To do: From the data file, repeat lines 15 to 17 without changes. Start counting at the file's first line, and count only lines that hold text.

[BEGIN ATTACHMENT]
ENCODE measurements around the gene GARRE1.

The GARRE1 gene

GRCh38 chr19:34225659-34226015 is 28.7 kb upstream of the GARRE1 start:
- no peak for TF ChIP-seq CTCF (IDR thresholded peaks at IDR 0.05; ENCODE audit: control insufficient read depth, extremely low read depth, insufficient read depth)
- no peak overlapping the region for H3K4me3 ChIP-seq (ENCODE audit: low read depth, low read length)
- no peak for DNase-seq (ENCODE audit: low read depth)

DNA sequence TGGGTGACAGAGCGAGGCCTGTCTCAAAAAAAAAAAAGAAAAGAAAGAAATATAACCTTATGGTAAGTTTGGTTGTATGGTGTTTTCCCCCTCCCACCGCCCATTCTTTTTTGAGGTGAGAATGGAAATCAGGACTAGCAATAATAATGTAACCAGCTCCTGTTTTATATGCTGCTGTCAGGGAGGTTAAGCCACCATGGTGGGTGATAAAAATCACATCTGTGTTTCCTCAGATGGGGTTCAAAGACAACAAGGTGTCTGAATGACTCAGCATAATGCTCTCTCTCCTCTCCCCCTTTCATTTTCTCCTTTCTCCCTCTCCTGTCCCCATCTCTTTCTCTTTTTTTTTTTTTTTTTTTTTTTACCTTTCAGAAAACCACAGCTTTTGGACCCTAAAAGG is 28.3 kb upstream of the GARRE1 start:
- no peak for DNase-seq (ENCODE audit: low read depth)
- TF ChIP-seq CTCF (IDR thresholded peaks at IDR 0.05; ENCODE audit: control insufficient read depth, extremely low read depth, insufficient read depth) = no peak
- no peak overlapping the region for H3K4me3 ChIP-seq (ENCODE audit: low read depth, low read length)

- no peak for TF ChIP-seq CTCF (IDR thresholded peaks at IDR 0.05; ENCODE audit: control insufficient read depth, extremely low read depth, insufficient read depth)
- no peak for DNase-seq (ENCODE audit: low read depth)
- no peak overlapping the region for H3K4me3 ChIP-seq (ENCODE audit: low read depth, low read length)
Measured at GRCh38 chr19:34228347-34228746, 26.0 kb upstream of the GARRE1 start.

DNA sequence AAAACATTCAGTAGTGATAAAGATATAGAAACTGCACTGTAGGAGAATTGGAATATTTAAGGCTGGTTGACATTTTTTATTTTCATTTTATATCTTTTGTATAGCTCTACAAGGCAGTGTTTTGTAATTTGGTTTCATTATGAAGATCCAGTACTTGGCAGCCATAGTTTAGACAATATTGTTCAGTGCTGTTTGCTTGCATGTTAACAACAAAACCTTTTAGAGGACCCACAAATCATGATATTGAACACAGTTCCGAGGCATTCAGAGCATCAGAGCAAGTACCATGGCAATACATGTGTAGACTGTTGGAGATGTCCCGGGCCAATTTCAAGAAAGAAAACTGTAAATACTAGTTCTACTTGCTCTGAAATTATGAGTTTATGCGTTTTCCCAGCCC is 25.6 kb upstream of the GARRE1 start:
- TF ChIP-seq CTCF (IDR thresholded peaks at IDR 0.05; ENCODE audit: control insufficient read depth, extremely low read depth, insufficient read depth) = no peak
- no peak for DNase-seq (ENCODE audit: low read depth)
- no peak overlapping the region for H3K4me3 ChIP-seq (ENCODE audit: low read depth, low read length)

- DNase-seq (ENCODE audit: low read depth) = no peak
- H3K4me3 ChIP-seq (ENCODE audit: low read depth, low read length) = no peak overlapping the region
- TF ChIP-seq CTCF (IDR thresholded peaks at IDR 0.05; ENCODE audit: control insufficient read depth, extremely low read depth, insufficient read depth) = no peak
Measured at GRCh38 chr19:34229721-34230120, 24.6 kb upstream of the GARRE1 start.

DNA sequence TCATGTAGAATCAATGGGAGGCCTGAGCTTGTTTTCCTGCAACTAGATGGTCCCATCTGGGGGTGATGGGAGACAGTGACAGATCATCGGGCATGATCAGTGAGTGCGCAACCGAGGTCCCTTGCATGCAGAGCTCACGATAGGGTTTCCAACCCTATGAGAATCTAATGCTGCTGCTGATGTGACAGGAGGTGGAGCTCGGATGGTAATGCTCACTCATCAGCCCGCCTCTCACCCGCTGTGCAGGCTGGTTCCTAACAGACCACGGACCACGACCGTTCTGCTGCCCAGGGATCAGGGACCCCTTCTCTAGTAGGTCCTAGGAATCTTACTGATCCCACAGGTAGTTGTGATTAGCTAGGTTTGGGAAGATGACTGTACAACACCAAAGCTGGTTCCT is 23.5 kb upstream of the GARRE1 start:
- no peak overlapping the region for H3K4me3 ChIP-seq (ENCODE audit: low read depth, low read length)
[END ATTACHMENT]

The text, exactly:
DNA sequence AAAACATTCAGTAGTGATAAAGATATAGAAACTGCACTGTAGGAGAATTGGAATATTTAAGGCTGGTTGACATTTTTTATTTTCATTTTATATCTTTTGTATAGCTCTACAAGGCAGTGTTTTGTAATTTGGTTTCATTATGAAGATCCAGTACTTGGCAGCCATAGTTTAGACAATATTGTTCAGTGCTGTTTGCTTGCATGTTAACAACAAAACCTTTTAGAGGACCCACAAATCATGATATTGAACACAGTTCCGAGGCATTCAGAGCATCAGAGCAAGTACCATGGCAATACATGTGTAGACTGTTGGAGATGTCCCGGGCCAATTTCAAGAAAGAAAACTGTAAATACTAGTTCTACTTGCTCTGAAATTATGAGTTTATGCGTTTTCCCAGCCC is 25.6 kb upstream of the GARRE1 start:
- TF ChIP-seq CTCF (IDR thresholded peaks at IDR 0.05; ENCODE audit: control insufficient read depth, extremely low read depth, insufficient read depth) = no peak
- no peak for DNase-seq (ENCODE audit: low read depth)